3 Essential Marathon Workouts

How can you make your marathon workouts more efficient and obtain the greatest benefit in the least amount of time? If you only have time for a few runs per week, 5 or 6 miles at an intensity easy enough to let you sing along with your iPod isn't going to cut it. The fewer workouts you do, the greater the importance of each workout. Below are the most effective workouts for improving your marathon performance.

Long Runs

What: The staple of marathon training, long runs are significantly longer than any of your other daily runs. Since your body has a much better concept of time than of distance, the amount of time spent on your feet is more important than the number of miles you cover.

Why: It has been known since the 1960s that the ability to perform prolonged endurance exercise is strongly influenced by the amount of carbohydrates stored in skeletal muscles (glycogen), with fatigue coinciding with glycogen depletion. To the marathoner's benefit, the human body responds rather elegantly to situations that threaten or deplete its supply of fuel. When glycogen is depleted by running, muscles respond by synthesizing and storing more than what was previously present. Empty a full glass, and you get a refilled larger glass in its place. The more glycogen you have packed into your muscles, the greater your ability to hold your marathon pace to the finish.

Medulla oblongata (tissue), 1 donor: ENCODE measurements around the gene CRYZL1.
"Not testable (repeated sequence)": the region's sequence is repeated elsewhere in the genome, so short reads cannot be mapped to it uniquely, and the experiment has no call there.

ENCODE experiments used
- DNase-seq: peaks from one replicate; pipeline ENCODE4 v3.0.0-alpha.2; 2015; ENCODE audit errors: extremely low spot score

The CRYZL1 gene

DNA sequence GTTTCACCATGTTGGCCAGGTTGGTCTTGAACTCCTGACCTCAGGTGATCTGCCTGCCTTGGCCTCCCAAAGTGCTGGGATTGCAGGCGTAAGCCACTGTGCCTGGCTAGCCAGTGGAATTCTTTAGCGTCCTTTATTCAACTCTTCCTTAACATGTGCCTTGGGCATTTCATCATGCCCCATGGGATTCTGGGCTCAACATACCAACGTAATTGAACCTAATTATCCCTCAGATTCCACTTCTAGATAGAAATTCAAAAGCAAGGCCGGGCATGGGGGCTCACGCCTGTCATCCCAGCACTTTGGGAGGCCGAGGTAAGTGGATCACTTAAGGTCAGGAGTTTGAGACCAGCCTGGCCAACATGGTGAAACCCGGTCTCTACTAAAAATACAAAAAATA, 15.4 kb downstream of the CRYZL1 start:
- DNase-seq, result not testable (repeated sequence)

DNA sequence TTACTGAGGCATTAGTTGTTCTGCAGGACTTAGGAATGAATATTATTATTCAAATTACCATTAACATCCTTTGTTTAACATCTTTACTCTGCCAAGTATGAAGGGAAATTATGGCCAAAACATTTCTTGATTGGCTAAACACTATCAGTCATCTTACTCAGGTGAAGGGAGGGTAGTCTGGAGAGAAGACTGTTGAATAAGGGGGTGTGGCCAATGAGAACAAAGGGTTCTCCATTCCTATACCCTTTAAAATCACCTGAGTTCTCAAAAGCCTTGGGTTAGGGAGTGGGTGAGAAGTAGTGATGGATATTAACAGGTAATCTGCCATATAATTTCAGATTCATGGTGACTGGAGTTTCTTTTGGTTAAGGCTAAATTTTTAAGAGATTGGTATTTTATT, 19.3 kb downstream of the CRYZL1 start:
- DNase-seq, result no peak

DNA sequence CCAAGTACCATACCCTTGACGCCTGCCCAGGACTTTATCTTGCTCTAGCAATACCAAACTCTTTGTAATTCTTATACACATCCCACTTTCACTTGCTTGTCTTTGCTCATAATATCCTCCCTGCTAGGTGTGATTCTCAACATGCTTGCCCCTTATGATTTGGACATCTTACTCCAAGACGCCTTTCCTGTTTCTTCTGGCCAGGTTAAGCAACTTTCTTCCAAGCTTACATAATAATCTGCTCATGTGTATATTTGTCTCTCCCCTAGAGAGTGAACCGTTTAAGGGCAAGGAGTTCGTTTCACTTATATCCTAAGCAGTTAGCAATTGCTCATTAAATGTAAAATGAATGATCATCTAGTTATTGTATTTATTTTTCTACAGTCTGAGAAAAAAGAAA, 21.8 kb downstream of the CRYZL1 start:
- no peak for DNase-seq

More: The New Rules of Marathon Nutrition: How Many Carbs?

In addition to serving as a stimulus to store more glycogen, long runs improve your blood vessels' oxygen-carrying capability by increasing the number of red blood cells and hemoglobin concentration. They also create a greater capillary network, providing more oxygen to your muscles, and increase mitochondrial density and the number of aerobic enzymes, increasing your aerobic metabolic capacity.

Long runs also prepare your muscles and connective tissue to handle the stress of pounding the pavement for 26.2 miles. For this reason, all of your long runs should be on the road, unless you're planning on running a trail marathon.

How: Your long run should total no more than 30 percent of your weekly mileage, but this rule can be broken in the name of necessity if you plan on running only a few times per week. Run at a comfortable, conversational pace, which is about two minutes per mile slower than 5K race pace, or about 70 to 75 percent of maximal heart rate. Lengthen your long run by 1 mile each week for 3 or 4 weeks before backing off for a recovery week.

More: What to Do in the First Five Minutes After a Long Run

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